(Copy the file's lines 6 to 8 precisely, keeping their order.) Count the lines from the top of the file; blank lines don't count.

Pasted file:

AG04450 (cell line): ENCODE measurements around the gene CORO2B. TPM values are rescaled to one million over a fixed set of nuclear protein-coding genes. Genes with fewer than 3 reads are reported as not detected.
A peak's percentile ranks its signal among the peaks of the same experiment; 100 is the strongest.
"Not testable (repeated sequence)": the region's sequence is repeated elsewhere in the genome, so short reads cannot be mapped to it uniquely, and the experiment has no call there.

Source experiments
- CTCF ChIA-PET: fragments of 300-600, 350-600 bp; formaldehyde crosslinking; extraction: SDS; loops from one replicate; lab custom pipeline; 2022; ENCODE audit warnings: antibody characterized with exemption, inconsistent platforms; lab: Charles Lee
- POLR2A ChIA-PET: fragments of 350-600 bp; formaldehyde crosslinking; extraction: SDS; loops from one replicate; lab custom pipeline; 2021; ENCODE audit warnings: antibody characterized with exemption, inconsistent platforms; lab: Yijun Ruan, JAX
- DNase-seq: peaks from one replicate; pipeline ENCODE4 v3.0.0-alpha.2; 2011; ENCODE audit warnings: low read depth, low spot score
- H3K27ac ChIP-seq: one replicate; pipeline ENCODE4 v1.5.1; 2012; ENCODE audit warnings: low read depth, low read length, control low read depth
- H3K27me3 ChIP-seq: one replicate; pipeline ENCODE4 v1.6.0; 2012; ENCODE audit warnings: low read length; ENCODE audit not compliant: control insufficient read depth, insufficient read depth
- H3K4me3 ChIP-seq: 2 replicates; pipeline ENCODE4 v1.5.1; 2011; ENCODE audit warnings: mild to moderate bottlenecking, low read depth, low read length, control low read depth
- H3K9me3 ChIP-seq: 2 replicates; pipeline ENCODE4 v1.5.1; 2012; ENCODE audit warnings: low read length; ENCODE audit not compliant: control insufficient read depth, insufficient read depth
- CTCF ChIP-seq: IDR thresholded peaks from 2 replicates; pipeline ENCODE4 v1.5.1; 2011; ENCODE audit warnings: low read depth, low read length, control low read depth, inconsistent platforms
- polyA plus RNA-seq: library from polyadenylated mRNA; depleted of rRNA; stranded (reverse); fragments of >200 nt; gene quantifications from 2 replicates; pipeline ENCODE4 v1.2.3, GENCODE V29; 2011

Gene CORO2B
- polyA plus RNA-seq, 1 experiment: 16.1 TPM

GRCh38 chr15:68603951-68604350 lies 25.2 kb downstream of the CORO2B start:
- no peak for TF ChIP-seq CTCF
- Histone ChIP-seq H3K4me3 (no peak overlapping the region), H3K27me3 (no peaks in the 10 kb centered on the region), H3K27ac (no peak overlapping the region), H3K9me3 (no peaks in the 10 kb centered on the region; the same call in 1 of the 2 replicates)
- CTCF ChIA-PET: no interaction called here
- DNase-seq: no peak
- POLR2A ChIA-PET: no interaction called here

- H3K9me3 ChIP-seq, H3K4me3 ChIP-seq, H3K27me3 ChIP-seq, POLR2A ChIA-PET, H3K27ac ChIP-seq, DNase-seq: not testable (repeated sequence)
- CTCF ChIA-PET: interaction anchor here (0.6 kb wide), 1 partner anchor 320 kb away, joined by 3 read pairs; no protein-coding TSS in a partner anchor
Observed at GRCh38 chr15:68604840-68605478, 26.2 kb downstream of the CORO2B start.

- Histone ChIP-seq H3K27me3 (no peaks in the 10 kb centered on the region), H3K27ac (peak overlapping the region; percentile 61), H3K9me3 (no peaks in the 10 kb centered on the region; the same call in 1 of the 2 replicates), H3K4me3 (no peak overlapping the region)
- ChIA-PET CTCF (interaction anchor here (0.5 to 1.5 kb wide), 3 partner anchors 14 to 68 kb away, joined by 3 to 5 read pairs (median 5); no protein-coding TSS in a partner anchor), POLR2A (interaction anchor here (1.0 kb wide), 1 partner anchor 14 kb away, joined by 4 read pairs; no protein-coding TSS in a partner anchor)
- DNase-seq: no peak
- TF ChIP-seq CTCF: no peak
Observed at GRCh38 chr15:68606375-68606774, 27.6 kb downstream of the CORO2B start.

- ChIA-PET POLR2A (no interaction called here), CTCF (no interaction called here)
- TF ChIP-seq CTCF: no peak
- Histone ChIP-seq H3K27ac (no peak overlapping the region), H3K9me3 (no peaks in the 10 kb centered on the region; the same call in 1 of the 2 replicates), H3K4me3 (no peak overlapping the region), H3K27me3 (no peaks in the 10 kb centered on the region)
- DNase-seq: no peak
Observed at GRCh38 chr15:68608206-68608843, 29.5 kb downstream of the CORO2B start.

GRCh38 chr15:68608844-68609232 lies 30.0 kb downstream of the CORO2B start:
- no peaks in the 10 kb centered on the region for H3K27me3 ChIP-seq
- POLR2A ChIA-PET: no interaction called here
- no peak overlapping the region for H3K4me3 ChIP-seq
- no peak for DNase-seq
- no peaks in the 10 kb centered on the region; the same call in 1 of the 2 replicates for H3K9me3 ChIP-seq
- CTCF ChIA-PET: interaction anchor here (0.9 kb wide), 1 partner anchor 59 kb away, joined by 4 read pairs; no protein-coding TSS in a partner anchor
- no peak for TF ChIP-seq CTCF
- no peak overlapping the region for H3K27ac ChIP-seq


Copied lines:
- POLR2A ChIA-PET: fragments of 350-600 bp; formaldehyde crosslinking; extraction: SDS; loops from one replicate; lab custom pipeline; 2021; ENCODE audit warnings: antibody characterized with exemption, inconsistent platforms; lab: Yijun Ruan, JAX
- DNase-seq: peaks from one replicate; pipeline ENCODE4 v3.0.0-alpha.2; 2011; ENCODE audit warnings: low read depth, low spot score
- H3K27ac ChIP-seq: one replicate; pipeline ENCODE4 v1.5.1; 2012; ENCODE audit warnings: low read depth, low read length, control low read depth